mymind is a new app designed by Tobias Van Schenider and team. You share anything you want into the app (quotes, tweets, videos, images, PDFs). There is no tagging, no labelling, no folders. mymind is doing all of that in the background for you. With comprehensive search functionality, you can find these things again. It feels a bit like magic. I use mymind to dump anything in there, that I might want to remember at a later point.
If you are not using Notion, I suggest you start using Notion. I covered how I structure Notion in a former post. Muse and mymind are tools for my thoughts. Cluttered, messy and personal. Notion on the other hand contains only well-structured content, curated, organized and to be shared with others. I used it for knowledge sharing, project planning, manuals and structured notes. You won't find many tools that are so versatile and as powerful as Notion. It can easily replace your task manager, your notetaking app and your project planner. I am using Notion since day one, and I am not sure how I would work without it.
Yes, I am still using Evernote. It is my filing cabinet for invoices, receipts, guarantees, tax documents, contract copies etc. All boring stuff but things I need to keep for the end of time. You might ask yourself why I am not using Notion for that. There are two things where Evernote is still unbeatable. Whatever you upload becomes searchable. I can take a picture of an IKEA receipt, and I will always be able to find it via search two years later.
Furthermore, you can export documents in bulk based on search. There is no other tool I found that can do that. So when February 2021 comes around, and I have to do my taxes, I will go to Evernote, select the tags "2020" and "taxes" and say export all. That's it. All my tax-relevant documents ready to send off. Until I find another tool that can do that I am sticking with useful old Evernote.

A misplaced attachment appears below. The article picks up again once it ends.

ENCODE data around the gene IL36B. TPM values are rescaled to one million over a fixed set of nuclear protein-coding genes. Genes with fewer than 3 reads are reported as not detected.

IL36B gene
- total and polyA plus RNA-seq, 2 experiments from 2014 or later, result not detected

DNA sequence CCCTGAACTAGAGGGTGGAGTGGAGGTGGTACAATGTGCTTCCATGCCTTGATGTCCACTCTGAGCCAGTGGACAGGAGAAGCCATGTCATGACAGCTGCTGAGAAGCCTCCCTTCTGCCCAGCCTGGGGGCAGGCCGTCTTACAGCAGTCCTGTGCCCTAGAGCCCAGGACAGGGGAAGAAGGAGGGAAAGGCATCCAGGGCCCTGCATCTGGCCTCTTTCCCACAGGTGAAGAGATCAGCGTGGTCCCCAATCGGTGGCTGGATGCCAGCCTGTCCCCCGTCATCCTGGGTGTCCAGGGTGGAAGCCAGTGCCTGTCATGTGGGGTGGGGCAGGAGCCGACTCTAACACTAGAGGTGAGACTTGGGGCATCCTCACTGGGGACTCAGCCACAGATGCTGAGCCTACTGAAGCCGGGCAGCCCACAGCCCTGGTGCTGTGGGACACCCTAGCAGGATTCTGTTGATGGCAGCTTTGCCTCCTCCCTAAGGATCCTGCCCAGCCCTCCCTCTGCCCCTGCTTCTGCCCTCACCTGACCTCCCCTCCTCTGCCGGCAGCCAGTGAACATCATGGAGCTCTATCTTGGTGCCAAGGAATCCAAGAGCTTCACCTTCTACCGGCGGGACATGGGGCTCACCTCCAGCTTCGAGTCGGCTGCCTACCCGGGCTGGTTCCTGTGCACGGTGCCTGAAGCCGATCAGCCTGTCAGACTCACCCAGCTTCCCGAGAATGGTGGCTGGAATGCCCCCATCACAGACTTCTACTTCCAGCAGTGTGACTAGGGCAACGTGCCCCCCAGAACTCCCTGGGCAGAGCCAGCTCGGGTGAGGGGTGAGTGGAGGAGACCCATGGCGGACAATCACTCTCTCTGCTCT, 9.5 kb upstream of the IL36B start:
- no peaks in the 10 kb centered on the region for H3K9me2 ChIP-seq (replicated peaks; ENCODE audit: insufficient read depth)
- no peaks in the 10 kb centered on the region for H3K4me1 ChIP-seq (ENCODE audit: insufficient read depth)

When it comes to mail apps, I have tried them all (not Superhuman - I am not getting enough mail for that). I love Missive and the Outlook app, but Spark has a few things that make it work for me. First of all, your Email Settings sync across all your devices. If I change something on my iPhone, it will also be the same on my iPad. Missive does the same, Outlook is missing this feature. Unlike Missive, Spark integrates perfectly into O365, making it is to accept invites and manage folder structures.
Furthermore, it has a smart and powerful search functionality. I don't believe in mail folders - therefore search must work. Lastly, it comes with some handy additional functions like templates, smart inbox and one of the best multi-account and alias management I have seen in an App. If you decide using it, I would have a look at the privacy notice.
Sanebox is the only web-based service on this list. Their powerful AI filters unimportant email out of your inbox. By default, all distractions go to SaneLater, but you can further categorize them with optional folders. They also make it easy to not receiving individual emails anymore. You can also pause your inbox and get your mails delivered in batches, so you are not getting disturbed during the day. Sanebox has a bunch more to offer. Inbox zero is my usual state, and Sandbox makes it happen. I must save at least twenty to forty minutes per week. Just that is worth the price. If you are feeling overwhelmed with your inbox, you might want to give Sanebox a try.
So this is my tool roundup for 2020. If you would like to learn more about these tools or my workflow, you can comment in the thread. If you have other questions on other devices or apps, I am using, or you want to pick my brain on other existing digital products, I am happy to share my thoughts.